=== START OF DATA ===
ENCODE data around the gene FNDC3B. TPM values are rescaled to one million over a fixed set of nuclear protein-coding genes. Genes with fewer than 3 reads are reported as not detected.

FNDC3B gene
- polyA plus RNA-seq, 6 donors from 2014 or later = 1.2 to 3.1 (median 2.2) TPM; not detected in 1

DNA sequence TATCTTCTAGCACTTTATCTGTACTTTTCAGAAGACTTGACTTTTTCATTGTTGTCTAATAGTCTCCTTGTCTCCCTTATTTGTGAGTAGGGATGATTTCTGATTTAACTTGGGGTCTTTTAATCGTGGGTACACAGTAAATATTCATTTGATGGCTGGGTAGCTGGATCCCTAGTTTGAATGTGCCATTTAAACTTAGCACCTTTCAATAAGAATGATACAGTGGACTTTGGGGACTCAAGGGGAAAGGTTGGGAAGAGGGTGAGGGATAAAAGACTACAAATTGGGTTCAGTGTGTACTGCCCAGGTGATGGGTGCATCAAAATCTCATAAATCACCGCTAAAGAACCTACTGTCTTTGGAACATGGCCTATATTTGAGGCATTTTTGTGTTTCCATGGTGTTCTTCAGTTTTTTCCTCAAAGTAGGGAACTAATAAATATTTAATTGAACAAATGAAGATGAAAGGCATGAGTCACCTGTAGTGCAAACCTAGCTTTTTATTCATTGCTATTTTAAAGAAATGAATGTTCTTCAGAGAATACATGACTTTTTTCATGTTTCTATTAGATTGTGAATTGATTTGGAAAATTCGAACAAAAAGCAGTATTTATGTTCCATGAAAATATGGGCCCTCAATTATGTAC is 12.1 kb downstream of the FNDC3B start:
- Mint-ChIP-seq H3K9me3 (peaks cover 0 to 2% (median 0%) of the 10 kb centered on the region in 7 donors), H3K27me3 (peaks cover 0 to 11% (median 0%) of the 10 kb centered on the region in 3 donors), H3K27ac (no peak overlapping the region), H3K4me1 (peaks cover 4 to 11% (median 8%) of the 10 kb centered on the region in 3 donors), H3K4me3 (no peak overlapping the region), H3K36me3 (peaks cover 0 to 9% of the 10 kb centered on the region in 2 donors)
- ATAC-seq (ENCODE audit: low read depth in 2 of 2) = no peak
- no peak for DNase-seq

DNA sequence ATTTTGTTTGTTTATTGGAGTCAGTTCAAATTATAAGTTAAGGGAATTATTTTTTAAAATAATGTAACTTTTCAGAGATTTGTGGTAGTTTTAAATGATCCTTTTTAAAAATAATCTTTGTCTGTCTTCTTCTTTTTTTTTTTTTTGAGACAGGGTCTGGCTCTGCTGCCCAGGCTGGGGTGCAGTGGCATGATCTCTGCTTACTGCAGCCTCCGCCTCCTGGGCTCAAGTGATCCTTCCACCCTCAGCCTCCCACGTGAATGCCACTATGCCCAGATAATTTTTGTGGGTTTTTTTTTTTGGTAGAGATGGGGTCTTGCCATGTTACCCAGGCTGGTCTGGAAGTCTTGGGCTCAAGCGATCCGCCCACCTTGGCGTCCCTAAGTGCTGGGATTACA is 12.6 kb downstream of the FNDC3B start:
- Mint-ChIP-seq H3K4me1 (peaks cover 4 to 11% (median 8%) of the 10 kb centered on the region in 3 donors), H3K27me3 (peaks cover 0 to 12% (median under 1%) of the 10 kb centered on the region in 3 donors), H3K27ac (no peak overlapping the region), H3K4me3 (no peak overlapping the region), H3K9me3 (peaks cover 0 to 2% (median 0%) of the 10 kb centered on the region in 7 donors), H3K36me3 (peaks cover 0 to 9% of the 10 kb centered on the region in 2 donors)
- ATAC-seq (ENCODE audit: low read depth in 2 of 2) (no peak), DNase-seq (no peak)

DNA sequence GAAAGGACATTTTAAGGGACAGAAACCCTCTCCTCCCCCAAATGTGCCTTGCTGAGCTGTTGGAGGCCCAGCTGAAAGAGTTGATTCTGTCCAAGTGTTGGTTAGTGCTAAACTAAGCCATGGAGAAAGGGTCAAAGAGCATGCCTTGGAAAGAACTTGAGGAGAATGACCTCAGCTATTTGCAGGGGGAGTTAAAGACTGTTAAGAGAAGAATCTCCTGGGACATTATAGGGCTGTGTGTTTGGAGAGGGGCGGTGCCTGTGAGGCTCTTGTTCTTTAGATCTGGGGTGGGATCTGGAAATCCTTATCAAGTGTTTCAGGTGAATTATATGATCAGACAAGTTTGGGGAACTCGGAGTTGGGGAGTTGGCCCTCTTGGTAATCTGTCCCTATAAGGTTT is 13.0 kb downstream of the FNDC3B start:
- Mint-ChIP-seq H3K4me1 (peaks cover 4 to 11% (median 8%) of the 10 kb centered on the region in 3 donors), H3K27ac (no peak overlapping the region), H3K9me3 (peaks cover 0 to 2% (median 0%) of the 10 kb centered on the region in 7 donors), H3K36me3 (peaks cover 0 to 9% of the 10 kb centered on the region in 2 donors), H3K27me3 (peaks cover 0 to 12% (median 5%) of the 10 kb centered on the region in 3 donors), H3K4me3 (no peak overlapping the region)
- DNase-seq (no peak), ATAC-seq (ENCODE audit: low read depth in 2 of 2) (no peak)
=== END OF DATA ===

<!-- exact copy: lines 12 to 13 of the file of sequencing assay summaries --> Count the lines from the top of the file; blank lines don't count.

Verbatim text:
- Mint-ChIP-seq H3K4me1 (peaks cover 4 to 11% (median 8%) of the 10 kb centered on the region in 3 donors), H3K27ac (no peak overlapping the region), H3K9me3 (peaks cover 0 to 2% (median 0%) of the 10 kb centered on the region in 7 donors), H3K36me3 (peaks cover 0 to 9% of the 10 kb centered on the region in 2 donors), H3K27me3 (peaks cover 0 to 12% (median 5%) of the 10 kb centered on the region in 3 donors), H3K4me3 (no peak overlapping the region)
- DNase-seq (no peak), ATAC-seq (ENCODE audit: low read depth in 2 of 2) (no peak)